97. Loftus, B. J.,, E. Fung,, P. Roncaglia,, D. Rowley,, P. Amedeo,, D. Bruno,, J. Vamathevan,, M. Miranda,, I. J. Anderson,, J. A. Fraser,, J. E. Allen,, I. E. Bosdet,, M. R. Brent,, R. Chiu,, T. L. Doering,, M. J. Donlin,, C. A. D’Souza,, D. S. Fox,, V. Grinberg,, J. Fu,, M. Fukushima,, B. J. Haas,, J. C. Huang,, G. Janbon,, S. J. Jones,, H. L. Koo,, M. I. Krzywinski,, K. J. Kwon-Chung,, K. B. Lengeler,, R. Maiti,, M. A. Marra,, R. E. Marra,, C. A. Mathewson,, T. G. Mitchell,, M. Pertea,, F. R. Riggs,, S. L. Salzberg,, J. E. Schein,, A. Shvartsbeyn,, H. Shin,, M. Shumway,, C. A. Specht,, B. B. Suh,, A. Tenney,, T. R. Utterback,, B. L. Wickes,, J. R. Wortman,, N. H. Wye,, J. W. Kronstad,, J. K. Lodge,, J. Heitman,, R. W. Davis,, C. M. Fraser, and, R. W. Hyman. 2005. The genome of the basidiomycetous yeast and human pathogen Cryptococcus neoformans Science 307:13211324.
98. Lorenz, M. C., and, G. R. Fink. 2001. The glyoxylate cycle is required for fungal virulence. Nature 412:8386.
99. Luberto, C.,, B. Martinez-Mariño,, D. Taraskiewicz,, B. Bolaños,, P. Chitano,, D. L. Toffaletti,, G. M. Cox,, J. R. Perfect,, Y. A. Hannun,, E. Balish, and, M. Del Poeta. 2003. Identification of App1 as a regulator of phagocytosis and virulence of Cryptococcus neoformans. J. Clin. Investig. 112:10801094.
100. Ma, H.,, F. Hagen,, D. J. Stekel,, S. A. Johnston,, E. Sionev,, R. Falk,, I. Polachek,, T. Boekhout, and, R. C. May. 2009. The fatal fungal outbreak on Vancouver Island is characterized by enhanced intracellular parasitism driven by mitochondrial regulation. Proc. Natl. Acad. Sci. USA 106:1298012985.
101. MacDougall, L.,, S. E. Kidd,, E. Galanis,, S. Mak,, M. J. Leslie,, P. R. Cieslak,, J. W. Kronstad,, M. G. Morshed, and, K. H. Bartlett. 2007. Spread of Cryptococcus gattii from Vancouver Island and its detection in the Pacific Northwest, USA. Emerg. Infect. Dis. 13:4250.
102. McClelland, C. M.,, Y. C. Chang,, A. Varma, and, K. J. Kwon-Chung. 2004. Uniqueness of the mating system in Cryptococcus neoformans. Trends Microbiol. 12:208212.
103. McClelland, C. M.,, J. Fu,, G. L. Woodlee,, T. S. Seymour, and, B. L. Wickes. 2002. Isolation and characterization of the Cryptococcus neoformans MAT a pheromone gene. Genetics 160:935947.
104. Meyer, W.,, A. Castañeda,, S. Jackson,, M. Huynh,, E. Castañeda, and the Ibero American Cryptococcal Study Group. 2003. Molecular typing of IberoAmerican Cryptococcus neoformans isolates. Emerg. Infect. Dis. 9:189195.
105. Meyer, W., and, T. G. Mitchell. 1995. PCR fingerprinting in fungi using single primers specific to minisatellites and simple repetitive DNA sequences: strain variation in Cryptococcus neoformans. Electrophoresis 16:16481656.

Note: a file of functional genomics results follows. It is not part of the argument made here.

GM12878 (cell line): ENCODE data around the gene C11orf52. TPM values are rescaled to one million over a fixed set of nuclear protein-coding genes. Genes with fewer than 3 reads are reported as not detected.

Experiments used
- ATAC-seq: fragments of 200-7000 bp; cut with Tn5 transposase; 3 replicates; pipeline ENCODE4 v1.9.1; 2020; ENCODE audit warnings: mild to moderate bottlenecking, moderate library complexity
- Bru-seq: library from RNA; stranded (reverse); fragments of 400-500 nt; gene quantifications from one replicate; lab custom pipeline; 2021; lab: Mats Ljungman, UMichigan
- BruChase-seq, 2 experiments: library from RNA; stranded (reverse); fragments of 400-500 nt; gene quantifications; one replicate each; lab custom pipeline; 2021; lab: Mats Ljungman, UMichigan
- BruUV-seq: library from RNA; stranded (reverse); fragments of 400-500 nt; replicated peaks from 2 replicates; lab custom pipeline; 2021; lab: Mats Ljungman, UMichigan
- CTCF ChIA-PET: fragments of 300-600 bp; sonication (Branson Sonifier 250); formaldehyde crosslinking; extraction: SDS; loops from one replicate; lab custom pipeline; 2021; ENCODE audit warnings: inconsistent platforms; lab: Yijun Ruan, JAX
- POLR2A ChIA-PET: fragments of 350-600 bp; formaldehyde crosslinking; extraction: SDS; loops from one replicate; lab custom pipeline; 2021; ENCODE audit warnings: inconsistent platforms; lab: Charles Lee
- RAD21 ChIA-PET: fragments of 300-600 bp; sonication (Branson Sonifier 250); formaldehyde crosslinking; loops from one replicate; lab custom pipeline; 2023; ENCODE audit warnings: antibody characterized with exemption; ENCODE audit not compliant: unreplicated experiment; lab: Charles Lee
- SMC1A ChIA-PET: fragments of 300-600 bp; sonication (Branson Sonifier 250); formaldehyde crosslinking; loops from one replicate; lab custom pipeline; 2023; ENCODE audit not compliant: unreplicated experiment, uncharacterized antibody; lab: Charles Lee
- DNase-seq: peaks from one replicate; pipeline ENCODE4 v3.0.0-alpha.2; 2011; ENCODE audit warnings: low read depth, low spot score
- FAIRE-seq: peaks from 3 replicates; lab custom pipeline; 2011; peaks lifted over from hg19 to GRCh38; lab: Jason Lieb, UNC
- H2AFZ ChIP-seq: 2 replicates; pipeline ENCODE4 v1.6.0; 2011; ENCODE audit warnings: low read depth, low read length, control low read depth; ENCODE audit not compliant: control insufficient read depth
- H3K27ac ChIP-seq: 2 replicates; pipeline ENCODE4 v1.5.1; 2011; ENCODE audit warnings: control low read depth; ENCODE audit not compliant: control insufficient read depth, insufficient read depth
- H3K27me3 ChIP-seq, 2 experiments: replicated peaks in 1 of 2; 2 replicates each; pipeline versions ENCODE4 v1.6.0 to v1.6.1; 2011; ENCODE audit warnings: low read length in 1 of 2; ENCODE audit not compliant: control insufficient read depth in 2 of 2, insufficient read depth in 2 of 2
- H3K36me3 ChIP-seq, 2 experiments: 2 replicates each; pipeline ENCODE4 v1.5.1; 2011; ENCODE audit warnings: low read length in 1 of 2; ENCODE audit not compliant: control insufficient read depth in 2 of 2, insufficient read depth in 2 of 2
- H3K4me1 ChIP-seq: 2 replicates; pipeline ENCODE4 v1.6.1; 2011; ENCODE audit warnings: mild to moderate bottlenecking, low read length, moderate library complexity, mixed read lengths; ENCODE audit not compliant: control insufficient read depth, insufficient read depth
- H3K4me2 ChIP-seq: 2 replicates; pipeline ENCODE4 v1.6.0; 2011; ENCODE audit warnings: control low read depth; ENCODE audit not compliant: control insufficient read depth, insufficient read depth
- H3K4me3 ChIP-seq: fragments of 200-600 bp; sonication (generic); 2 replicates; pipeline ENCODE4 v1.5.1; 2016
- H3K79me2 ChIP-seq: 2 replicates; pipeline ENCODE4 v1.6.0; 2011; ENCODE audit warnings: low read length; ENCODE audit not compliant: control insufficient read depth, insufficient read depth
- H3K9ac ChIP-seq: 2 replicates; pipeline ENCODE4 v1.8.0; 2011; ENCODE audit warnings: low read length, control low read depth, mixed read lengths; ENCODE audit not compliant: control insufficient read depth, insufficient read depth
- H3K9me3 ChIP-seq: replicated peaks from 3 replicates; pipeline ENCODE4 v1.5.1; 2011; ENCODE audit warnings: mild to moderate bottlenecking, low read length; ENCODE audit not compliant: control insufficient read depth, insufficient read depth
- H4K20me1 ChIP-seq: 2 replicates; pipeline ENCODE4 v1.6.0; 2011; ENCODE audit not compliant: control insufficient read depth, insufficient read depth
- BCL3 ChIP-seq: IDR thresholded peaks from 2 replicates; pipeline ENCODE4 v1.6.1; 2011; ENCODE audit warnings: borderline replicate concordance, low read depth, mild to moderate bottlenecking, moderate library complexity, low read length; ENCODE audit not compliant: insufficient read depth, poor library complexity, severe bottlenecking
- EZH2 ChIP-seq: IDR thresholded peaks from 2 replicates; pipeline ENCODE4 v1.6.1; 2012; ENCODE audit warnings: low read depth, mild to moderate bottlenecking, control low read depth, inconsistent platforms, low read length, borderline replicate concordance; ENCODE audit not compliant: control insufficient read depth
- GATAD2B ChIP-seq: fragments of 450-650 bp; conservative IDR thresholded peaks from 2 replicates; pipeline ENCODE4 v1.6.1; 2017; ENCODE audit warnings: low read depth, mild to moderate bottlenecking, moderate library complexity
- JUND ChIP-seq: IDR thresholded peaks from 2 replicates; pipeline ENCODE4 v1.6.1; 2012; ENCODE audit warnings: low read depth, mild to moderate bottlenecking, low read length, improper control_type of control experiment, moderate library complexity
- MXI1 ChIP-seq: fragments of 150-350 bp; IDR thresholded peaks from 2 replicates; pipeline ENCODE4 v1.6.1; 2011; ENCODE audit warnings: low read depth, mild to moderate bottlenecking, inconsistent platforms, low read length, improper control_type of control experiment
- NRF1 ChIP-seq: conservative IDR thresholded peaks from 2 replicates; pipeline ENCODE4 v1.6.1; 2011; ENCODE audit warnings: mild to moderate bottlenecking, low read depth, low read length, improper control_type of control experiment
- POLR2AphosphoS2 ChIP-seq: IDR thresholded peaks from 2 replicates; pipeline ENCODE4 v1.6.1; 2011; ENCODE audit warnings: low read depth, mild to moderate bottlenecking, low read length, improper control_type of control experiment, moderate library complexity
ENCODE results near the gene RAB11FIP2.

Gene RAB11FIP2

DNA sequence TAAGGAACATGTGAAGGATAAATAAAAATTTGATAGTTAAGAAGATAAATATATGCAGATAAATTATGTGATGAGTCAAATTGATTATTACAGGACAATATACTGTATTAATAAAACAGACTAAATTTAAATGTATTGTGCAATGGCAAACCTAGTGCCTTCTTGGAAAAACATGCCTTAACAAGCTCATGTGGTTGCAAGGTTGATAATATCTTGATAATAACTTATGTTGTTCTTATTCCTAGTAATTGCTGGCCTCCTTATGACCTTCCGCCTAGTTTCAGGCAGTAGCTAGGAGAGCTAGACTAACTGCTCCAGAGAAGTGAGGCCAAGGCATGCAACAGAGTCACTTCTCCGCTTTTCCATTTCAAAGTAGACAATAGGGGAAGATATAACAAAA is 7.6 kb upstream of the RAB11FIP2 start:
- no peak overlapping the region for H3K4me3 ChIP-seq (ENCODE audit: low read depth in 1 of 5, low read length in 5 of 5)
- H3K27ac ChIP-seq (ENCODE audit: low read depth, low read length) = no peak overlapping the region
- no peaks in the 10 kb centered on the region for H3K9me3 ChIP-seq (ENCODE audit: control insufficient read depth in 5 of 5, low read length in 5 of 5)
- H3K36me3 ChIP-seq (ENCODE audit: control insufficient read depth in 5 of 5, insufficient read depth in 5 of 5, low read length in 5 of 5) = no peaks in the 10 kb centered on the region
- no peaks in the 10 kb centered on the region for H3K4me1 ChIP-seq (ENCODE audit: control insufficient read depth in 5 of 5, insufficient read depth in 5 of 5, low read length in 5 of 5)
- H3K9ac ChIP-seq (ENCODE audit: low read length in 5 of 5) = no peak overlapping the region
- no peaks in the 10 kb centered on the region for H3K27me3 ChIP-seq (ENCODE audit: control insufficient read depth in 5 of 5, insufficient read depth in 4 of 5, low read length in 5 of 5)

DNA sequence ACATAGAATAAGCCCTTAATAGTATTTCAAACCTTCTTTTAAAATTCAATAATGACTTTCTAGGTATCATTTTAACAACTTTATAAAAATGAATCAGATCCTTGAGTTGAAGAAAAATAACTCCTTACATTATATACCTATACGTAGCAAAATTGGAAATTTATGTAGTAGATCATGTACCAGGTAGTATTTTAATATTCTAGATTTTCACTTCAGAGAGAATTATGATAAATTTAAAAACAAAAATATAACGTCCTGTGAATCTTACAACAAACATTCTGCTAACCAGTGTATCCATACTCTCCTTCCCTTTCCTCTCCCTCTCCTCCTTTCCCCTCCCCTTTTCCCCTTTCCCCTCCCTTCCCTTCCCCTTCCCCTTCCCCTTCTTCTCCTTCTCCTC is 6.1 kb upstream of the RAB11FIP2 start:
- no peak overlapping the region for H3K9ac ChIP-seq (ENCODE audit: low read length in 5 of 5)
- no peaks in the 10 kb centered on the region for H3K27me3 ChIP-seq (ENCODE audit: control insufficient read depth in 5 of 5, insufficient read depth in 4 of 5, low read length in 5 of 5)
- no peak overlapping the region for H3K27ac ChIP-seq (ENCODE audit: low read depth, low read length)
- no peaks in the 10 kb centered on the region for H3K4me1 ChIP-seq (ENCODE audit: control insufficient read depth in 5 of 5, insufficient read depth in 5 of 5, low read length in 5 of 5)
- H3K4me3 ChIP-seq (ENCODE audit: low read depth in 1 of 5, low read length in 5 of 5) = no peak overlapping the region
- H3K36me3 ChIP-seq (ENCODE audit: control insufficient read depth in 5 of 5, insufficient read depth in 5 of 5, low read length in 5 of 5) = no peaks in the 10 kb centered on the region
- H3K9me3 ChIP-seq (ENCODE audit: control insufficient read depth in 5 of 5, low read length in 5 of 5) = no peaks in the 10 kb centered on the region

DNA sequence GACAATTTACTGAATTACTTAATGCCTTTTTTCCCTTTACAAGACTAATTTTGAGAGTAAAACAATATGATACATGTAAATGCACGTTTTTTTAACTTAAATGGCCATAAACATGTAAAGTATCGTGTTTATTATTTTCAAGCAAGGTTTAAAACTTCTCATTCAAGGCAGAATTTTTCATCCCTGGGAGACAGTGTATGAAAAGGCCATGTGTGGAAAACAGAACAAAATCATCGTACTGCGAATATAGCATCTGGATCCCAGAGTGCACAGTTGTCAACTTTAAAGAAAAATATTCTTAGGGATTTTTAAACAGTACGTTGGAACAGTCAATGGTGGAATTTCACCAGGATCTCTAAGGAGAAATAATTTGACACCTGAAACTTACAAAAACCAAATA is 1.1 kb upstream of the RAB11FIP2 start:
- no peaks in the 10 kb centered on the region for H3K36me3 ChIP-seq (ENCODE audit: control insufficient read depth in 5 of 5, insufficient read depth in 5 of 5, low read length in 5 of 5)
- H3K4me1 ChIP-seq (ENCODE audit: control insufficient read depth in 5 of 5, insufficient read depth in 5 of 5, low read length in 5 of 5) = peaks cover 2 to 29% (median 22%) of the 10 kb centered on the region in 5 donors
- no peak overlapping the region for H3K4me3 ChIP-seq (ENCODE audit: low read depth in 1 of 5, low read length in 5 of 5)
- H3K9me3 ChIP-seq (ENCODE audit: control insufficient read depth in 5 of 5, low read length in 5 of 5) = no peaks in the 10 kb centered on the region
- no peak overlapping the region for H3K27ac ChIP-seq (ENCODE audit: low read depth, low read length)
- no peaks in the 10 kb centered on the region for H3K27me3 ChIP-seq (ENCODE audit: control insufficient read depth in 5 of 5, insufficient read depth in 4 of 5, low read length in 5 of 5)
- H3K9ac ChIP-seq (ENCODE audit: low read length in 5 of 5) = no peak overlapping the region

106. Meyer, W.,, K. Marszewska,, M. Amirmostofian,, R. P. Igreja,, C. Hardtke,, K. Methling,, M. A. Viviani,, A. Chindamporn,, S. Sukroongreung,, M. A. John,, D. H. Ellis, and, T. C. Sorrell. 1999. Molecular typing of global isolates of Cryptococcus neoformans var. neoformans by PCR-fingerprinting and RAPD. A pilot study to standardize techniques on which to base a detailed epidemiological survey. Electrophoresis 20:17901799.
107. Missall, T. A.,, M. E. Pusateri,, M. J. Donlin,, K. T. Chambers,, J. A. Corbett, and, J. K. Lodge. 2006. Posttranslational, translational, and transcriptional responses to nitric oxide stress in Cryptococcus neoformans: implications for virulence. Eukaryot. Cell 5:518529.
108. Mitchell, A. P., and, I. Herskowitz. 1986. Activation of meiosis and sporulation by repression of the RME1 product in yeast. Nature 319:738742.
109. Mortimer, R. K. 1993a. Ojvind Winge: founder of yeast genetics, p. 3–16. In M. N. Hall and P. Linder (ed.), The Early Days of Yeast Genetics. Cold Spring Harbor Laboratory Press, Cold Spring Harbor, NY.
110. Mortimer, R. K. 1993b. Carl C. Lindegren: iconoclastic father of neurospora and yeast genetics, p. 17–38. In M. N. Hall and P. Linder (ed.), The Early Days of Yeast Genetics. Cold Spring Harbor Laboratory Press, Cold Spring Harbor, NY.
111. Muñoz-Elías, E. J., and, J. D. McKinney. 2005. Mycobacterium tuberculosis isocitrate lyases 1 and 2 are jointly required for in vivo growth and virulence. Nat. Med. 11:638644.
112. Neilson, J. B.,, R. A. Fromtling, and, G. S. Bulmer. 1977. Cryptococcus neoformans: size range of infectious particles from aerosolized soil. Infect. Immun. 17:634638.
113. Nicol, A. M.,, C. Hurrell,, W. McDowall,, K. Bartlett, and, N. Elmieh. 2008. Communicating the risks of a new, emerging pathogen: the case of Cryptococcus gattii. Risk Anal. 28:373386.
114. Nielsen, K.,, G. M. Cox,, A. P. Litvintseva,, E. Mylonakis,, S. D. Malliaris,, D. K. Benjamin, Jr.,, S. S. Giles,, T. G. Mitchell,, A. Casadevall,, J. R. Perfect, and, J. Heitman. 2005a. Cryptococcus neoformans α strains preferentially disseminate to the central nervous system during coinfection. Infect. Immun. 73:49224933.
115. Nielsen, K.,, G. M. Cox,, P. Wang,, D. L. Toffaletti,, J. R. Perfect, and, J. Heitman. 2003. Sexual cycle of Cryptococcus neoformans var. grubii and virulence of congenic a and α isolates. Infect. Immun. 71:48314841.